DNA Methylation profiles of diverse Brachypodium distachyon aligns with underlying genetic diversity

DNA Methylation profiles of diverse Brachypodium distachyon aligns with underlying genetic diversity

Steven R Eichten, Tim Stuart, Akanksha Srivastava, Ryan Lister, Justin O Borevitz

Assessing the relationship between height growth and molecular genetic variation in Douglas-fir (Pseudotsuga menziesii) provenances

Charalambos Neophytou, Anna-Maria Weisser, Daniel Landwehr, Muhidin Šeho, Ulrich Kohnle, Ingo Ensminger, Henning Wildhagen

MetaPalette: A K-mer painting approach for metagenomic taxonomic profiling and quantification of novel strain variation

MetaPalette: A K-mer painting approach for metagenomic taxonomic profiling and quantification of novel strain variation

David Koslicki, Daniel Falush

A simple, general result for the variance of substitution number in molecular evolution

A simple, general result for the variance of substitution number in molecular evolution
Bahram Houchmandzadeh, Marcel Vallade
(Submitted on 16 Feb 2016)

The number of substitutions (of nucleotides, amino acids, …) that take place during the evolution of a sequence is a stochastic variable of fundamental importance in the field of molecular evolution. Although the mean number of substitutions during molecular evolution of a sequence can be estimated for a given substitution model, no simple solution exists for the variance of this random variable. We show in this article that the computation of the variance is as simple as that of the mean number of substitutions for both short and long times. Apart from its fundamental importance, this result can be used to investigate the dispersion index R , i.e. the ratio of the variance to the mean substitution number, which is of prime importance in the neutral theory of molecular evolution. By investigating large classes of substitution models, we demonstrate that although R\ge1 , to obtain R significantly larger than unity necessitates in general additional hypotheses on the structure of the substitution model.

The hidden complexity of Mendelian traits across yeast natural populations

The hidden complexity of Mendelian traits across yeast natural populations

Jing Hou, Anastasie Sigwalt, David Pflieger, Jackson Peter, Jacky de Montigny, Maitreya Dunham, Joseph Schacherer

annotatr: Associating genomic regions with genomic annotations

annotatr: Associating genomic regions with genomic annotations

Raymond G Cavalcante, Maureen A Sartor

The infinitesimal model

The infinitesimal model

Nick H Barton, Alison M Etheridge, Amandine Véber

Genome-wide histone modification patterns in Kluyveromyces Lactis reveal evolutionary adaptation of a heterochromatin-associated mark

Genome-wide histone modification patterns in Kluyveromyces Lactis reveal evolutionary adaptation of a heterochromatin-associated mark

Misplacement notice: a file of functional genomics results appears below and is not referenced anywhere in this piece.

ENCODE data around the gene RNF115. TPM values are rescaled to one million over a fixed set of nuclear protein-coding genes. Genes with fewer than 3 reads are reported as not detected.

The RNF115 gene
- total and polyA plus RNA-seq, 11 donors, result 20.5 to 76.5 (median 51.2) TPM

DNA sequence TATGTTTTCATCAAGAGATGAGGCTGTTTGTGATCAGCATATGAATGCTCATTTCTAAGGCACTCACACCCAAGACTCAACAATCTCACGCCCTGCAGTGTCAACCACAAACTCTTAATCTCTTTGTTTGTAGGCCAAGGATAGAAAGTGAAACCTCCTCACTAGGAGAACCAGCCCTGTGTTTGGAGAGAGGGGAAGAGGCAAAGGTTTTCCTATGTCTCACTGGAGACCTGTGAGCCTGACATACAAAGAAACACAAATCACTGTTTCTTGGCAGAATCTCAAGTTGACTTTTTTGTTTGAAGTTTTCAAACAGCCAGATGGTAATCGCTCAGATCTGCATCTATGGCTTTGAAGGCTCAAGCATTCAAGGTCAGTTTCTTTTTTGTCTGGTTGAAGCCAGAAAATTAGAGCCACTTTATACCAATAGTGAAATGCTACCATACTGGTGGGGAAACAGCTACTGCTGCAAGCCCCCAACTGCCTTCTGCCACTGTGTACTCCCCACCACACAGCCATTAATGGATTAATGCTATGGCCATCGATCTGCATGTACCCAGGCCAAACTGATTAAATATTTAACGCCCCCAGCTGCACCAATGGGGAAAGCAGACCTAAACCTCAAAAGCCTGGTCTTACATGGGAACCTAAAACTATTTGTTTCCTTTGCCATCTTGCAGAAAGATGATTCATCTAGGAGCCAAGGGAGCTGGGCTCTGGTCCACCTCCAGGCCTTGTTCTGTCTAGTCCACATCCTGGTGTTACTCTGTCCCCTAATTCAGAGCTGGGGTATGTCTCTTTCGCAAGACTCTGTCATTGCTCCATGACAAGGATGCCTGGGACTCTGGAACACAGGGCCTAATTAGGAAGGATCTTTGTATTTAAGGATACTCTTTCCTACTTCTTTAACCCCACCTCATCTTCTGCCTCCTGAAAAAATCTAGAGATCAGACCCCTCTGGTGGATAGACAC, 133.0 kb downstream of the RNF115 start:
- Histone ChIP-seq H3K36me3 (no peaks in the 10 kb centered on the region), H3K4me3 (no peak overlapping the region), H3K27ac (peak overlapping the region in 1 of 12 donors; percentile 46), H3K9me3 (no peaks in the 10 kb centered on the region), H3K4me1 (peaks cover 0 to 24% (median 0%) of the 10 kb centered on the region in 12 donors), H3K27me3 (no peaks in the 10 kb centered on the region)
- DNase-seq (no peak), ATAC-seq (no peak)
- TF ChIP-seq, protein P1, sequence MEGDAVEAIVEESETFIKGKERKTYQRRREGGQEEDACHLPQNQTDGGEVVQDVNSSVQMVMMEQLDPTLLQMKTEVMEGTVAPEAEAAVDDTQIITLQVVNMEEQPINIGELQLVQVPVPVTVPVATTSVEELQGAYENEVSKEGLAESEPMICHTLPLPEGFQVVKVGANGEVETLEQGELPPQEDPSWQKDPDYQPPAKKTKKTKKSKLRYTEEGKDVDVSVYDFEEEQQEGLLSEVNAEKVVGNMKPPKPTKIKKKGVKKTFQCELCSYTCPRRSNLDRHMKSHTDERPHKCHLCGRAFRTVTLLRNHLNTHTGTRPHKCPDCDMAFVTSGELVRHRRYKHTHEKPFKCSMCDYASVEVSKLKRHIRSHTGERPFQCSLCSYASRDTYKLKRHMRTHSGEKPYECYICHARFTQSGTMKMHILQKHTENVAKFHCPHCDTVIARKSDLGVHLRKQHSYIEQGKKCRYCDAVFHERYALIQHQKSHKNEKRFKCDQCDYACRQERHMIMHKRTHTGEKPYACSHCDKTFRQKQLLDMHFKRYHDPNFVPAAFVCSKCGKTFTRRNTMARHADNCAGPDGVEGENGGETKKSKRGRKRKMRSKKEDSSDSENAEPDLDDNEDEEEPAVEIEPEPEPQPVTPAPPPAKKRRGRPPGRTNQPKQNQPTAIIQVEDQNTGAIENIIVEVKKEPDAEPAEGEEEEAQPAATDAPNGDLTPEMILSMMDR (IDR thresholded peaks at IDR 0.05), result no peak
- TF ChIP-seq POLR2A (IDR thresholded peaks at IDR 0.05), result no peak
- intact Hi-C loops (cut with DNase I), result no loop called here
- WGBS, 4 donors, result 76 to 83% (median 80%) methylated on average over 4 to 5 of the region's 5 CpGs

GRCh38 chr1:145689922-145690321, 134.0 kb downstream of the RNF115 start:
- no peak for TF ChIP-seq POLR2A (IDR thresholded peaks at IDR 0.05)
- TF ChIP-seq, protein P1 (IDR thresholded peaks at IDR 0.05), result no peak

Angela Bean, Assaf Weiner, Amanda Hughes, Eyal Itskovits, Nir Friedman, Oliver Rando

A tradeoff between the ecological and evolutionary stabilities of public goods genes in microbial populations

A tradeoff between the ecological and evolutionary stabilities of public goods genes in microbial populations

Joseph Rauch, Jané Kondev, Alvaro Sanchez

Maximum likelihood estimates of pairwise rearrangement distances

Maximum likelihood estimates of pairwise rearrangement distances
Stuart Serdoz, Attila Egri-Nagy, Jeremy Sumner, Barbara R. Holland, Peter Jarvis, Mark M. Tanaka, Andrew R. Francis

Accurate estimation of evolutionary distances between taxa is important for many phylogenetic reconstruction methods. Specifically, in the case of bacteria, distances can be estimated using a range of different evolutionary models, from single nucleotide polymorphisms to large-scale genome rearrangements. Most such methods use the minimal distance as a proxy for true distance, and only occasionally are improvements such as a Jukes-Cantor correction (for SNP models) available to improve this underestimate. In particular, for genome rearrangement models such as inversion, there is currently no way to correct for such underestimates. Here we introduce a maximum likelihood estimator for the inversion distance between a pair of genomes, using the group-theoretic approach to modelling inversions introduced recently. This MLE functions as a corrected distance in its ability to correct for multiple changes. In particular, we show that because of the way sequences of inversions interact with each other, it is quite possible for minimal distance and MLE distance to differently order the distances of two genomes from a third. This has an obvious implication for the use of minimal distance in phylogeny reconstruction.